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Flashcards in Pain Deck (22)
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1

What is pain?

An unpleasant sensory and emotional experience associated with potential tissue damage.

2

What is acute pain?

Pain lasting less than 12 weeks

3

What is chronic pain?

Pain lasting more than 12 weeks

4

What is nociceptive pain?

Pain that arises from actual damage to non-neuronal tissue.

5

What is neuropathic pain?

Pain that arises from a primary lesion of the nervous system

6

What is the name given to sensory neurones that can sense both external and internal pain?

Nociceptor

7

What is released when tissue is damaged to make nociceptors more sensitive to stimuli?

Bradykinin & Prostaglandin E2

8

Name the two types of afferent nociceptor fibres.

Alpha delta fibre
C-fibre

9

Give the characteristics of alpha delta fibres.

Thinly myelinated
Medium conduction speed
Carry touch, pressure, temperature, FAST pain information

10

Give the characteristics of C-fibres.

Unmyelinated
Slow conduction speed
Carry temperature, touch, pressure, SLOW information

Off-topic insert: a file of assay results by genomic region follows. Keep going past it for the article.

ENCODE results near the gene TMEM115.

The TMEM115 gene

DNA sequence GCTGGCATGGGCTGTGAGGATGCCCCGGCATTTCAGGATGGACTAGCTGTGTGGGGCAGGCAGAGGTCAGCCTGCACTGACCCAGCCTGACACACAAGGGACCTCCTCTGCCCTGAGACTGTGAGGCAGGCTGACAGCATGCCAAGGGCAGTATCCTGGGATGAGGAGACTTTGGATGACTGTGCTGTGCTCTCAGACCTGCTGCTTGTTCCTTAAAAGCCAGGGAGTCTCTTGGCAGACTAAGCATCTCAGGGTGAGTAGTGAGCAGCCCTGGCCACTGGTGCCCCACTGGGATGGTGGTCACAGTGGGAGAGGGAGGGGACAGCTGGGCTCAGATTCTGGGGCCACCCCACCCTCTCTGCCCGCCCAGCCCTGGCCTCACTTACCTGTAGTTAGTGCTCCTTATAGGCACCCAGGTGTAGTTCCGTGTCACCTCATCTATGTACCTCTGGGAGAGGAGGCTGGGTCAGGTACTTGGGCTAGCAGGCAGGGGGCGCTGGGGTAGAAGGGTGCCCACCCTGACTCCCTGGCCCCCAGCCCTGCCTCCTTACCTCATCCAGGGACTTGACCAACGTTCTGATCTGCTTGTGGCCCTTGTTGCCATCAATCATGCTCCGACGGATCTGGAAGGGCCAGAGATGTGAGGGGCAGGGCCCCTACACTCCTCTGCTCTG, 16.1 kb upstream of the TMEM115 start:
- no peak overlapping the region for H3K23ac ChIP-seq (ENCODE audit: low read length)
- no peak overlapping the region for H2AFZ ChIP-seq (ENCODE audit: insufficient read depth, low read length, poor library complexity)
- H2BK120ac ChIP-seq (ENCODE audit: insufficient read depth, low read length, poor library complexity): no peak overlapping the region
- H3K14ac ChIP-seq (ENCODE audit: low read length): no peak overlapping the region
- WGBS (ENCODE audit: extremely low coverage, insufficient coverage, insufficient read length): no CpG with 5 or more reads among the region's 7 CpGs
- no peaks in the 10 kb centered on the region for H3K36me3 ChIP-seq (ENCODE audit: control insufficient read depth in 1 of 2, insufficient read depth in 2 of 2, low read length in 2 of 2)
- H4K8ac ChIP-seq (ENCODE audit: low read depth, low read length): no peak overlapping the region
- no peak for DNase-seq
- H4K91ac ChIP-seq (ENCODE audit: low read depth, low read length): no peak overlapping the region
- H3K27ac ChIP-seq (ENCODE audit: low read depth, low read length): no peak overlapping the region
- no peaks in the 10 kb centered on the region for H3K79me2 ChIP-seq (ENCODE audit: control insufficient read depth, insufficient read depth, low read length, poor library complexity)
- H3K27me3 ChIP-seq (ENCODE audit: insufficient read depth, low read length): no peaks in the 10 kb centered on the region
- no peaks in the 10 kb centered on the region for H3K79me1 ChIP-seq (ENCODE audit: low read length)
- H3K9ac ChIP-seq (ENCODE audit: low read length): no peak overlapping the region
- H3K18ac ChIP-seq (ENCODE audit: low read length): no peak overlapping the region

11

Which neurotransmitter do alpha delta fibres release?

Glutamate

12

Which neurotransmitter do C-fibres release?

Glutamate & Substance P

13

Which part of the brain does all sensation (bar Olfactory) pass through?

Thalamus

14

Which part of the brain is responsible for judging the degree of pain?

Insula. Lies within sylvian fissure.

15

Which part of the brain is involved with the emotional response to pain?

Cingulate gyrus. Located on medial aspect of cerebral hemispheres.

16

Where is the periaqueductal grey located?

Midbrain.

17

Briefly describe how the periaqueductal grey descending pain pathway is activated during extreme stress.

Opoid receptors are activated > Reduction in pre-synaptic neuronal sensitivity, reduction in Substance P release > Reduced pain sensation > Analgesia

18

Define analgesia

The selective suppression of pain without effects on consciousness

19

Define anaesthesia

The uniform suppression of pain. Consciousness can be lost.

20

Which drugs bind to opioid receptors?

Morphine, methadone, codeine

21

What is the Melzack-Wall pain gate?

A theory that states that non-painful input closes the 'gate' to painful input, preventing pain sensation from travelling to the somatosensory cortex to be perceived.

22

How do local anaesthetics work?

Block sodium channels, preventing neurones from depolarising so no action potential is developed. Results in pain relief as pain is not transmitted.